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The Spokane Valley City Council is looking to broadcast its meetings on cable and the Internet — but at what cost?

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How much would you, Ms. Spokane Valley taxpayer, be willing to pay for budget debates, parliamentary motions and transportation subcommittee reports to be streamed live into your rec room?

It’s a question of money and politics. Since at least 2006, the Spokane Valley City Council has ruminated about broadcasting their meetings on cable and the Internet. They say it’s about transparency. The tricky part, though, is cost.

At a recent council meeting, Spokane Valley’s IT specialist Greg “Bing” Bingaman estimated that broadcasting on the Web and cable would cost at least $150,000 for start-up equipment, $80,000 a year in labor and $1,500 a month in operating expenses. Such costs are not unusual. The public access budget for the city of Spokane is $259,880 a year.

The City Council tasked Bingaman with pricing a consultant — about $50 to $150 an hour — who could give a more expert assessment.

Kent, Wash., with a comparable population as Spokane Valley, only had about 90 people a week watch its council meetings. Assuming similar viewership in Spokane Valley, Bingaman’s low-end estimate works to an annual $1,090 per weekly viewer.

Isn’t there a cheaper way? Possibly. Some quick Internet nerd-forum queries garnered answers ranging from dismissive (“Who would voluntarily watch a three-hour city council meeting except cranks, shut-ins and cat ladies?”) to hyper-technical (“Clipbucket/PHP motion are YouTube clones that are free and run on a LAMP server.”) But one suggestion stood out: Justin.tv — think YouTube, but live, streaming and highquality. It’s basic stuff. Set up a quality camcorder, connect it to a laptop, connect it to the Internet, logon and broadcast live. Footage is automatically saved for seven days and, if the footage is split into clips, it’s saved forever.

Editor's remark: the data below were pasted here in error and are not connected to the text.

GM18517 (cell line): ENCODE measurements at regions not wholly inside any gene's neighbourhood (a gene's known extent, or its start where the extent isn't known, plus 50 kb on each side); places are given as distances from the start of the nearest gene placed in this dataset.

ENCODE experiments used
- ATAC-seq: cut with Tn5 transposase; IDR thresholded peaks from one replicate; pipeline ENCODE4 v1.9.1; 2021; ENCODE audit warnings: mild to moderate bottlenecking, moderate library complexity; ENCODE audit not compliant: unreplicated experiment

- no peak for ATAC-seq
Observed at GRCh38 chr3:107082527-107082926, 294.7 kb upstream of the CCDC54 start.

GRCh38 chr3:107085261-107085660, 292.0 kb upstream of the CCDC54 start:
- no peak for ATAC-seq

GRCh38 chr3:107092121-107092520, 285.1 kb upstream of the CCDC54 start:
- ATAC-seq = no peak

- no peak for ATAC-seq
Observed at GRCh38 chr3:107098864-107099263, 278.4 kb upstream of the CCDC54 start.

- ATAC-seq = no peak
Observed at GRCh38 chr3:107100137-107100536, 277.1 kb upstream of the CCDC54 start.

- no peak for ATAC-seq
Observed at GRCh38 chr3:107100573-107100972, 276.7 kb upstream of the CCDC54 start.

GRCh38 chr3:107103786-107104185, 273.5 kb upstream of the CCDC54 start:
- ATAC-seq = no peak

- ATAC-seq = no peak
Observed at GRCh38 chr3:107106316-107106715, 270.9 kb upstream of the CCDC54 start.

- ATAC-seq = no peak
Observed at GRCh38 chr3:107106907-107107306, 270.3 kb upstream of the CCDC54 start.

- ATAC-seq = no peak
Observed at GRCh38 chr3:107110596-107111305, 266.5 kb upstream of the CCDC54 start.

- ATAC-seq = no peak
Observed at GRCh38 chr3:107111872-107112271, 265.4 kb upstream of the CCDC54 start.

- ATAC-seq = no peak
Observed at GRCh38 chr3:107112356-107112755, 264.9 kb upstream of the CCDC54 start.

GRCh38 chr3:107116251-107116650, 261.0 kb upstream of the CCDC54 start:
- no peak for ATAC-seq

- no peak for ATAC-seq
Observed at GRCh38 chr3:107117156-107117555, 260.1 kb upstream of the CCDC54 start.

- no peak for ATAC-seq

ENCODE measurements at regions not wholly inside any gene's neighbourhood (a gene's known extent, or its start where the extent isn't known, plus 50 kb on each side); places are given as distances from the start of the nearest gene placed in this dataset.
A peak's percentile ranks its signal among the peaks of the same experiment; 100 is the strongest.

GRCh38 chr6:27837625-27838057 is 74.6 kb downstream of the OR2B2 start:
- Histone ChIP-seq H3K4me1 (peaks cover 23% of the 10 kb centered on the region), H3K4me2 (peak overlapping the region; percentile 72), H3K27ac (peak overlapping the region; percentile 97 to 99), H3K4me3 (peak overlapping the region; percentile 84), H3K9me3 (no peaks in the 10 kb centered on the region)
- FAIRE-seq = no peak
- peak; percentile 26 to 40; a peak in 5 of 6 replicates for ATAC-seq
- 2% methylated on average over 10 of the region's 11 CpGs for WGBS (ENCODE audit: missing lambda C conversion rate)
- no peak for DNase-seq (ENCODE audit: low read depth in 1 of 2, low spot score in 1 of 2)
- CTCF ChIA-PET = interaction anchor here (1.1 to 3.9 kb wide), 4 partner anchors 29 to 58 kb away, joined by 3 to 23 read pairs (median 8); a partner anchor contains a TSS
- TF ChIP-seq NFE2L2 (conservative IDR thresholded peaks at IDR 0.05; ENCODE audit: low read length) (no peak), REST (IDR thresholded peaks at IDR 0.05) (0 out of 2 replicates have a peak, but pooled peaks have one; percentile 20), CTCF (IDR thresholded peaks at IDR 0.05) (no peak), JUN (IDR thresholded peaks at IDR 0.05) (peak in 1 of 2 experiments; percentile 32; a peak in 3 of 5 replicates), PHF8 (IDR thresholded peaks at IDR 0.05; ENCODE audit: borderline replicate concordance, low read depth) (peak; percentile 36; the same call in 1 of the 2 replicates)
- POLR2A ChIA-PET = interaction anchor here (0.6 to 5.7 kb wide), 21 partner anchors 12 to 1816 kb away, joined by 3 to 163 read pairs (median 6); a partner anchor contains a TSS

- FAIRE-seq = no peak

Normally, Justin.tv has a 15-minute clip length limit, but Vice President of Marketing Evan Solomon says that for the Spokane Valley council, he can remove that restriction.

“You certainly should not be paying tens of thousands of dollars a year to do what we can do for free,” says Solomon.

Bingaman says he’s open to the possibility of using something like Justin.tv, but thus far, he’s focused on government-specifi c streaming services like GoTV.com and Granicus.com. They offer extra features like transcriptions services, closed captioning and search-by-word clips.

Bingaman would like City Council videos to be more professional than one long Webcam shot.

“Sit down and try to watch a three-hour video on YouTube. See how bored you get when it’s not a high-quality production,” Bingaman says.

Zooming between speakers with a camcorder, he says, isn’t much better.

“You don’t want to do ‘seasick video,’ where you pan and tilt and move,” says Bingaman says. “There’s no graphics you can interject… If you jump in at seven o’clock there’s no way to tell who’s speaking.”

Ideally, Bingaman would like a multiple camera broadcasting setup, similar to what Spokane uses for its City Council meetings.

“I’m excited that other governments are opening up their meetings to their public,” Spokane’s City Cable 5 Director John Delay says. “We have a lot of cities that call us to ask what we’re doing.”

Going entirely with Internet broadcasting could also deprive the Valley of broadcasting startup money. Thanks to a new franchise agreement, Spokane Comcast will reimburse for new Valley video equipment, but only if the resulting videos are broadcast on Comcast Cable.

Whichever way it’s achieved, Bingaman says, broadcasting meetings carries a crucial benefit: preventing misinformation about City Council actions.

“If we do live broadcasting, you’re going to hear it right from the mouth of the council members,” Bingaman says. “Can you put a price on that type of information getting right out to the public?”

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